Posted in: Review

Inside Llewyn Davis

Let me tell you about the life of a film critic in the Midwest. It’s often a wait-and-see game full of extended dead periods that are sometimes punctuated by unexpected floods of movies. The publicity houses aren’t as massive as they are in larger markets, so not every film comes down the pike out here. Oftentimes you send off multiple emails to studio reps, asking for screening information so you can get to a film in time to write a relevant review. When the information is passed along, you have to drive an hour to get to the screening location. Then you drive home and write the review late at night to post it the next morning. Through the frustration, you have to remember the passion that brought you to this racket in the first place. In its way, it sort of resembles the plight of a struggling musician.

For that reason, Inside Llewyn Davis is oddly relatable to anyone whose life is a delicate balance between passion and disappointment. Not that the film is some sort of earthbound verite portrait; to the contrary, the Coen brothers’ latest is as quirky and skewed in its POV as you might expect, with mannered caricatures and outsized situations peppering the narrative at every turn. But in its soul, this is a tale of two very simple elements: The Music and The Struggle. Anyone with even a tangential relationship to the Arts understands that those two words are quite often synonymous.

The Coens open the film with a shot of a microphone — close-up, still, alone. Its solitude is beautiful but empty, needing a voice to project into the atmosphere. When the camera slowly pans up to reveal Llewyn Davis (Oscar Isaac), the relationship is clear. The voice needs the tool as much as the tool needs the voice. This is Llewyn’s only outlet, the only way he can express his turmoil without being shouted down — and he gets shouted down a lot. This gorgeous, melancholy opening performance is lit with an almost ethereal aura by cinematographer Bruno Delbonnel, suggesting the spotlight is powerful, but also isolating. The man and his microphone are alone, cradled in light, fueled by passion and need.

This otherworldly glow hovers over the entire film, elevating the world ever-so-slightly above the normal. The Coens are famous for their often overt quirkiness, but the affect is subtler here, bridging the gap between some of the more exaggerated scenarios in this story and the very real emotions at its core. The title refers to Llewyn’s independently produced solo album, with which he intends to use to emerge from the shadow of a modestly successful career as one half of a folk duo. But what is really “inside” Llewyn Davis is desperation, a deep-seated need to attain success on his own, almost in spite of himself. He is a tremendously talented musician, but he’s also rejected, beat down, and tired of the struggle.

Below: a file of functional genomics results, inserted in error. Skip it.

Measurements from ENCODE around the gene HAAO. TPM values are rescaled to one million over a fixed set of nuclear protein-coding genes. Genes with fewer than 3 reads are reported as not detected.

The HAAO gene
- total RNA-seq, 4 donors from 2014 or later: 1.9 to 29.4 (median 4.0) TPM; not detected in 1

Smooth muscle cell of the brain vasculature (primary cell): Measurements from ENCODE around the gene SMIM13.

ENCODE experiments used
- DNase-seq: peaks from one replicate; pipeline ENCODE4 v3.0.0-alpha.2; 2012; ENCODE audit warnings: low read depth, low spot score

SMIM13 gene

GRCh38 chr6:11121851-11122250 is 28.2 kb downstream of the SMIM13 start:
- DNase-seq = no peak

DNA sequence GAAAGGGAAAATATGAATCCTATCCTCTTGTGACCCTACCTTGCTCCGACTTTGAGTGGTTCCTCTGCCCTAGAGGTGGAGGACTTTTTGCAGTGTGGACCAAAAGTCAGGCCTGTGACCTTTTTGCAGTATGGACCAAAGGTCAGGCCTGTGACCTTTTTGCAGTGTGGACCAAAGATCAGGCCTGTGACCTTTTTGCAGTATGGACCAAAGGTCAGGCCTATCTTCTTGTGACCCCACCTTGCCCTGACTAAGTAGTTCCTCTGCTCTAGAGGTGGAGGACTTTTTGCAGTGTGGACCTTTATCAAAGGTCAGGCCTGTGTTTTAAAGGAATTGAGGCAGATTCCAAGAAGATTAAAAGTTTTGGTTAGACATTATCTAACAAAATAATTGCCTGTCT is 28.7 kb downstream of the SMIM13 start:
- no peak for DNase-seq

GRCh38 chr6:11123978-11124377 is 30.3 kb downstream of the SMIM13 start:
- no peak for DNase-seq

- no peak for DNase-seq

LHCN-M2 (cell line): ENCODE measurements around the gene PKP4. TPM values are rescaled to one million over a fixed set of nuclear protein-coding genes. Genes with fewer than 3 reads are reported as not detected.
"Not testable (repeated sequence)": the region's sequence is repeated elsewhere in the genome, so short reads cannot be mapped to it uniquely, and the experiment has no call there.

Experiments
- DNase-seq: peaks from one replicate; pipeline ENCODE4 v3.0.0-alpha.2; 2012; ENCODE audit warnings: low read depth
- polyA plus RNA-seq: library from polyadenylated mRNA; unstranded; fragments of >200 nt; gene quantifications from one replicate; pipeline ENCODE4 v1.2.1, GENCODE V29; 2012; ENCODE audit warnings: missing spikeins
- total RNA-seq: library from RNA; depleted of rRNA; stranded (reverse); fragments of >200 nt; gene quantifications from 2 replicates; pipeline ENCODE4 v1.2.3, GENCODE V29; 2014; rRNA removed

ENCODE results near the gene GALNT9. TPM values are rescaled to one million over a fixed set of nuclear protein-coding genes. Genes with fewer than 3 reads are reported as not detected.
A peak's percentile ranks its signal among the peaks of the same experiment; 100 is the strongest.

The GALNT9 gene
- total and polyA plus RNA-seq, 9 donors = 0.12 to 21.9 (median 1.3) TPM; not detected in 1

That struggle, intangible and sometimes inexplicable, is the beast Llewyn wars with for the duration of the film. With no home and very little money, he shuffles from one dive-bar performance to the next, sleeps on friends’ couches, and pieces together any meager payment he receives to survive just long enough to float him to the next tiny gig. Llewyn himself contributes to this itinerant lifestyle since he has a habit of making the wrong decisions at the wrong times, such as eschewing the opportunity for royalties on a recording in exchange for an immediate one-time payment,  or rejecting a tryout for a folk group because he’s determined to succeed only as a solo artist. His only recurring companion on this journey is a would-be domesticated house cat, though it’s never clear if it’s one cat or many different ones, since the damn thing is prone to run away. But in all honesty, isn’t Llewyn kind of the same way? Desperate for acceptance but wary when it approaches, running away from solid opportunities in a furious pursuit of something indefinable, and inevitably circling back to where he started.

Such a downbeat plight is familiar territory for  the Coen brothers, who frequently mine the dark humor of cruel irony. Llewyn, brilliantly played by Isaac, is a quasi-Job figure on a level similar to the Coens’ 2009 film, A Serious Man, except his frequent “punishment” is not always unwarranted, and his story is not merely plagued with roadblocks by design. The long-suffering themes are elegant and subtle, every bit as beautifully realized as the film’s delicate visual palette. And along the way, the Coens sprinkle morsels of redemptive hope, even if they don’t take an even remotely traditional form. For Llewyn, life might be a cyclical slog, but like the cat, he can find his way home… to that solitary stage, with that beautifully lit microphone.

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